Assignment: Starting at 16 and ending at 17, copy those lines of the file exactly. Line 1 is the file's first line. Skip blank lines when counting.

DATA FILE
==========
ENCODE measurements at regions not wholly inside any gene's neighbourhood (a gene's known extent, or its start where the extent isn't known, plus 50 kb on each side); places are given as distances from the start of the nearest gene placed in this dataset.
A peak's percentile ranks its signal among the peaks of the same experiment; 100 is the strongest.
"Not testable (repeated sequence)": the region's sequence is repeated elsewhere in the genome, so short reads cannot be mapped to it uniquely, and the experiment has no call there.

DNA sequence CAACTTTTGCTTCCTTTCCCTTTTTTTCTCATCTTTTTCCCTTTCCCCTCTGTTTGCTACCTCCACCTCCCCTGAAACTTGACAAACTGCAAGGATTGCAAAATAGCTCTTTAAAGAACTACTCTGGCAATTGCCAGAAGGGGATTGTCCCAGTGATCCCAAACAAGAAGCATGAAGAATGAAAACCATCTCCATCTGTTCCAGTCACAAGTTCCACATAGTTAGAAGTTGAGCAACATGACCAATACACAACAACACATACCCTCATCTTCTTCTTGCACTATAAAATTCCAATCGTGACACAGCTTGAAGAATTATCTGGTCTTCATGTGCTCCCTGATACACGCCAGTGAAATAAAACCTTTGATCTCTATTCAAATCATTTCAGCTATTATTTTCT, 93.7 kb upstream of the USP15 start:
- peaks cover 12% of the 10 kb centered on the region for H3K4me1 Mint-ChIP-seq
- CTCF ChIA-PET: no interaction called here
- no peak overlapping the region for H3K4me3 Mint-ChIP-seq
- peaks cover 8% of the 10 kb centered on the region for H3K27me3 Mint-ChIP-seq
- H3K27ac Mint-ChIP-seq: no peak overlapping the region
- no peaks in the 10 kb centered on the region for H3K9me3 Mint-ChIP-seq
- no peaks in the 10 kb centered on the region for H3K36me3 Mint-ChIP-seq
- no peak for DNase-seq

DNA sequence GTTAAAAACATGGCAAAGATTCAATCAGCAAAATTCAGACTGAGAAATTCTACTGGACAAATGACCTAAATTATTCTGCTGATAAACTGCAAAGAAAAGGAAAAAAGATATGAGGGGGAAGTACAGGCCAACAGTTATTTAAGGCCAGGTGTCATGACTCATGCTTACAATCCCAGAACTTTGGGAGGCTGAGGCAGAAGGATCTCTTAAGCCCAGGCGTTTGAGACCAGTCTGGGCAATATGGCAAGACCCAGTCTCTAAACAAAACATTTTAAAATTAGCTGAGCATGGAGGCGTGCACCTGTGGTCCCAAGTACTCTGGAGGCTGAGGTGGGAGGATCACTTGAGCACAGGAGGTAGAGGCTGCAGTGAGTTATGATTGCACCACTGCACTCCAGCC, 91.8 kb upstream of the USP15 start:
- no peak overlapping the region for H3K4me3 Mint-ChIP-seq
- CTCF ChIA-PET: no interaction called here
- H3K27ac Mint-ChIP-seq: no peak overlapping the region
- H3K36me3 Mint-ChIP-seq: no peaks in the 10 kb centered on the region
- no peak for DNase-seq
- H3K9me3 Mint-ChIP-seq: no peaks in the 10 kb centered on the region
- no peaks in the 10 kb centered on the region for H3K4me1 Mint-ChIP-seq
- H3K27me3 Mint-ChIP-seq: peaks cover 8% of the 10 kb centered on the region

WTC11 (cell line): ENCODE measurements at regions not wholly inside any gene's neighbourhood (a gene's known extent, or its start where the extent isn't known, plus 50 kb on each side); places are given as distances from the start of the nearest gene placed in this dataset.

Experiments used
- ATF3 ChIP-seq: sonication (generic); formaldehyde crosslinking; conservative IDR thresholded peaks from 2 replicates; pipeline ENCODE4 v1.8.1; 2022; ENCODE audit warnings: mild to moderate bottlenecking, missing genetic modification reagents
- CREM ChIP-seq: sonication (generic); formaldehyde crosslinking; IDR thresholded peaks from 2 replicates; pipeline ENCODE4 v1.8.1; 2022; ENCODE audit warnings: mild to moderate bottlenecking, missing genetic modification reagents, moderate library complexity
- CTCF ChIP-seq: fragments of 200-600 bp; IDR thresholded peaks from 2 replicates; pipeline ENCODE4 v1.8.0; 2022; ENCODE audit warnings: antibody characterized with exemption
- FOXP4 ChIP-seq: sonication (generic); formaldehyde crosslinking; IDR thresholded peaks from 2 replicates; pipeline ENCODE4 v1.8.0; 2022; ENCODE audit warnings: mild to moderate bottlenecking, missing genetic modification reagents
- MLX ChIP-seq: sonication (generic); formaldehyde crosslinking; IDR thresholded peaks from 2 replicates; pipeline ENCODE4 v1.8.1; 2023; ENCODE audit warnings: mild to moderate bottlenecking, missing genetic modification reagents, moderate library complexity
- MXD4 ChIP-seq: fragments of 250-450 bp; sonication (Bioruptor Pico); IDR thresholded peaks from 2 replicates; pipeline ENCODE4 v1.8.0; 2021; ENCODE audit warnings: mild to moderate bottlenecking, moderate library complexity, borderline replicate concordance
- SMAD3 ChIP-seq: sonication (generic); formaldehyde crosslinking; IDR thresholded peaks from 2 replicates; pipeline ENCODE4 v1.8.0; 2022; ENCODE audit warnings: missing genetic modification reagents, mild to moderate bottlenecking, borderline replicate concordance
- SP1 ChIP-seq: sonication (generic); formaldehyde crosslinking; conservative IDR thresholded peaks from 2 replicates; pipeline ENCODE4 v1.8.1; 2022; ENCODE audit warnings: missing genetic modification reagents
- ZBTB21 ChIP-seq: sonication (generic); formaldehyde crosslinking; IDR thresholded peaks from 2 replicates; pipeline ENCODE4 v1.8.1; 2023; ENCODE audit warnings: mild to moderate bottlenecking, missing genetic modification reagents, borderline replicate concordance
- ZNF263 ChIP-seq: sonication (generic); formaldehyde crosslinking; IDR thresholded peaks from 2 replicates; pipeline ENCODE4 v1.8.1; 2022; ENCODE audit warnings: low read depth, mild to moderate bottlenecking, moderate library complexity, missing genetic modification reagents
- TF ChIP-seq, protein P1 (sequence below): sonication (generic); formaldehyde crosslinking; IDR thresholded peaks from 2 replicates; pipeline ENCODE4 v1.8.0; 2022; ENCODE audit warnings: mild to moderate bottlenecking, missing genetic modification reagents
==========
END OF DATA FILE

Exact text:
- H3K27ac Mint-ChIP-seq: no peak overlapping the region
- H3K36me3 Mint-ChIP-seq: no peaks in the 10 kb centered on the region